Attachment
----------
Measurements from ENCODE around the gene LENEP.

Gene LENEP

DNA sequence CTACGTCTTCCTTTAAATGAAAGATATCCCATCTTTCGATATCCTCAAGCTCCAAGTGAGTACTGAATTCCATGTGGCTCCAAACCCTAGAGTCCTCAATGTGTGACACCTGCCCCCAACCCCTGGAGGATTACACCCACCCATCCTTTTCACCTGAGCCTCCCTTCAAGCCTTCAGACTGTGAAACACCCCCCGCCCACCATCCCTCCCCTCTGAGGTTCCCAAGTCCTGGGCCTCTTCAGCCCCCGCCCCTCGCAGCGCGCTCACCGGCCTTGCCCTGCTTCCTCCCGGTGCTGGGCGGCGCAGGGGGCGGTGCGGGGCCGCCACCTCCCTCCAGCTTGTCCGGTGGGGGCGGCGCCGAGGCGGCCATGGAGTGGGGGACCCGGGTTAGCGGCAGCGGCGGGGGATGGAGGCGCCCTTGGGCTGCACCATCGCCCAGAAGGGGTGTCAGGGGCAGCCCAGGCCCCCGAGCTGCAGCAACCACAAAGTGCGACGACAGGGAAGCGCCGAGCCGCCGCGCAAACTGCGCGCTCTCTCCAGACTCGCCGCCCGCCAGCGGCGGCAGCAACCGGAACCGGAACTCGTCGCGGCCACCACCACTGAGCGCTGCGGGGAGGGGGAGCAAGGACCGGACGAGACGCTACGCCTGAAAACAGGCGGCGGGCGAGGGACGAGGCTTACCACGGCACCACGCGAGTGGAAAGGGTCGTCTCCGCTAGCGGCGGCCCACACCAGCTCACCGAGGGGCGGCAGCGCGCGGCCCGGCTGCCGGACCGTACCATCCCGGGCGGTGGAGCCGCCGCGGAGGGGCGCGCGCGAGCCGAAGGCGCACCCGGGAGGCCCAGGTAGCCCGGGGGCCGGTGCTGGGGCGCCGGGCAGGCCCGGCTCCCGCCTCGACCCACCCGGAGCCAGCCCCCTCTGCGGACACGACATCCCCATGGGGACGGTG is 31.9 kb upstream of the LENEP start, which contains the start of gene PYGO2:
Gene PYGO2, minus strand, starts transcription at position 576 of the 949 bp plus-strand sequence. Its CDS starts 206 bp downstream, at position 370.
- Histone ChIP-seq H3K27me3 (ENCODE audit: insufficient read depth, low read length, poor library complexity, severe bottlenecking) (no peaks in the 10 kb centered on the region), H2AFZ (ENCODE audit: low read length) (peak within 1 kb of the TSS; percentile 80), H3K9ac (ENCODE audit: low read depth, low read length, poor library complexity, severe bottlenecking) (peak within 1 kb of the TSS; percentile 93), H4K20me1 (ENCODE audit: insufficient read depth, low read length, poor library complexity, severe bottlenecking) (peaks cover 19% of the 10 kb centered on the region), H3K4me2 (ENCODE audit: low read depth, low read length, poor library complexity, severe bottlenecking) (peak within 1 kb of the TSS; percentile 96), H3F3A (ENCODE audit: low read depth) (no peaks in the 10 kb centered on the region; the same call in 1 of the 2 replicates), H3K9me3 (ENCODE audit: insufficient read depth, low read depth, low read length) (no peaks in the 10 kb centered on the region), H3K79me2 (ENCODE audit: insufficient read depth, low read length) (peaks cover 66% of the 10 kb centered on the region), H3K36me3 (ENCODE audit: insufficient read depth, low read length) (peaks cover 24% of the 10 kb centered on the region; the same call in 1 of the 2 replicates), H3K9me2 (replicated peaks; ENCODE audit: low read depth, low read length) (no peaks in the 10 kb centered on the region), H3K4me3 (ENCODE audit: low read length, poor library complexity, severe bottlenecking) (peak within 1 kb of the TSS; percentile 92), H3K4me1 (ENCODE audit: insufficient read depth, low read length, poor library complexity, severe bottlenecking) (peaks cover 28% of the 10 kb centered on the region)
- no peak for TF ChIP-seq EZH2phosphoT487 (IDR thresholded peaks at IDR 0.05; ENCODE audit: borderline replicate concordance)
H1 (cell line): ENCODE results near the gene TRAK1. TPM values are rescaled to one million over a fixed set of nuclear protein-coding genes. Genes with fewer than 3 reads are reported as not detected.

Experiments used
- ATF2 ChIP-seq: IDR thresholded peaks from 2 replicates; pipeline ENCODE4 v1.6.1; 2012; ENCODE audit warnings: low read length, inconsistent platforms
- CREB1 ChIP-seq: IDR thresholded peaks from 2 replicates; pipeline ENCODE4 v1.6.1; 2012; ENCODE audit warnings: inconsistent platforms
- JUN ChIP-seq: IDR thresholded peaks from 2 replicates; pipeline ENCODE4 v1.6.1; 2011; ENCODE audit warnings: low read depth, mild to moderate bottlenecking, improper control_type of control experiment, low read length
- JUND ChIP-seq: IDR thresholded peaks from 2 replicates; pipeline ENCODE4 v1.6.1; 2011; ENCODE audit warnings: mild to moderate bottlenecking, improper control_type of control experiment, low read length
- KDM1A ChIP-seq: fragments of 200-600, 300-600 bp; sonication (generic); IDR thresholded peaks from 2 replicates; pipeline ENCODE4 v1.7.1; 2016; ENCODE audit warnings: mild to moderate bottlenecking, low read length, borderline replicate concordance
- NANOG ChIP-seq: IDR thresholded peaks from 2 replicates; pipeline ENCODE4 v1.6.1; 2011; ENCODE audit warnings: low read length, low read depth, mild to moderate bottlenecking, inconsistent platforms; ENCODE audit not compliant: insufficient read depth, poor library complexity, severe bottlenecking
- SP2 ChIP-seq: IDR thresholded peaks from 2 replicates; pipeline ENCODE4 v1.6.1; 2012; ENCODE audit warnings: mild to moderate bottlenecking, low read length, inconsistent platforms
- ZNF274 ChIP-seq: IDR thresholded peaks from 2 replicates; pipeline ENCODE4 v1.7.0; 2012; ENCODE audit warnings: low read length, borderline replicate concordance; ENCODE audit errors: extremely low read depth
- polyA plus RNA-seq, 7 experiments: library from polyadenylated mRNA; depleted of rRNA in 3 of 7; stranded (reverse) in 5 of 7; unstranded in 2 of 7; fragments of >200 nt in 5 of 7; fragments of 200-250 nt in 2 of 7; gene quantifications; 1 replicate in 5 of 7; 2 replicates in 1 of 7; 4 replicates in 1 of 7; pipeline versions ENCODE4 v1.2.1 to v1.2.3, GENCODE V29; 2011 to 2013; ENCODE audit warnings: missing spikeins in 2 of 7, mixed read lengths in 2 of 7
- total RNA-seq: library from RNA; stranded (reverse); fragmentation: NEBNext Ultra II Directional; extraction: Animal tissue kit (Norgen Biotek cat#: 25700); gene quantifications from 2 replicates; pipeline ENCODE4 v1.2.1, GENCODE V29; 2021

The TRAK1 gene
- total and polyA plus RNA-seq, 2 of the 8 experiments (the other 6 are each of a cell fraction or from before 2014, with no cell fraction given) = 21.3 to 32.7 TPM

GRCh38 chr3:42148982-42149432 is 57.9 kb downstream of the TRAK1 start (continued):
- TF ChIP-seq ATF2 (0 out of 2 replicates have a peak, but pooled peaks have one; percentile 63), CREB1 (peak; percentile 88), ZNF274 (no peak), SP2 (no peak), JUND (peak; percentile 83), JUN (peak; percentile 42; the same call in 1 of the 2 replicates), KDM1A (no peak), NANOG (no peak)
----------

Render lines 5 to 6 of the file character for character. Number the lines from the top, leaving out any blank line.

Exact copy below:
- Histone ChIP-seq H3K27me3 (ENCODE audit: insufficient read depth, low read length, poor library complexity, severe bottlenecking) (no peaks in the 10 kb centered on the region), H2AFZ (ENCODE audit: low read length) (peak within 1 kb of the TSS; percentile 80), H3K9ac (ENCODE audit: low read depth, low read length, poor library complexity, severe bottlenecking) (peak within 1 kb of the TSS; percentile 93), H4K20me1 (ENCODE audit: insufficient read depth, low read length, poor library complexity, severe bottlenecking) (peaks cover 19% of the 10 kb centered on the region), H3K4me2 (ENCODE audit: low read depth, low read length, poor library complexity, severe bottlenecking) (peak within 1 kb of the TSS; percentile 96), H3F3A (ENCODE audit: low read depth) (no peaks in the 10 kb centered on the region; the same call in 1 of the 2 replicates), H3K9me3 (ENCODE audit: insufficient read depth, low read depth, low read length) (no peaks in the 10 kb centered on the region), H3K79me2 (ENCODE audit: insufficient read depth, low read length) (peaks cover 66% of the 10 kb centered on the region), H3K36me3 (ENCODE audit: insufficient read depth, low read length) (peaks cover 24% of the 10 kb centered on the region; the same call in 1 of the 2 replicates), H3K9me2 (replicated peaks; ENCODE audit: low read depth, low read length) (no peaks in the 10 kb centered on the region), H3K4me3 (ENCODE audit: low read length, poor library complexity, severe bottlenecking) (peak within 1 kb of the TSS; percentile 92), H3K4me1 (ENCODE audit: insufficient read depth, low read length, poor library complexity, severe bottlenecking) (peaks cover 28% of the 10 kb centered on the region)
- no peak for TF ChIP-seq EZH2phosphoT487 (IDR thresholded peaks at IDR 0.05; ENCODE audit: borderline replicate concordance)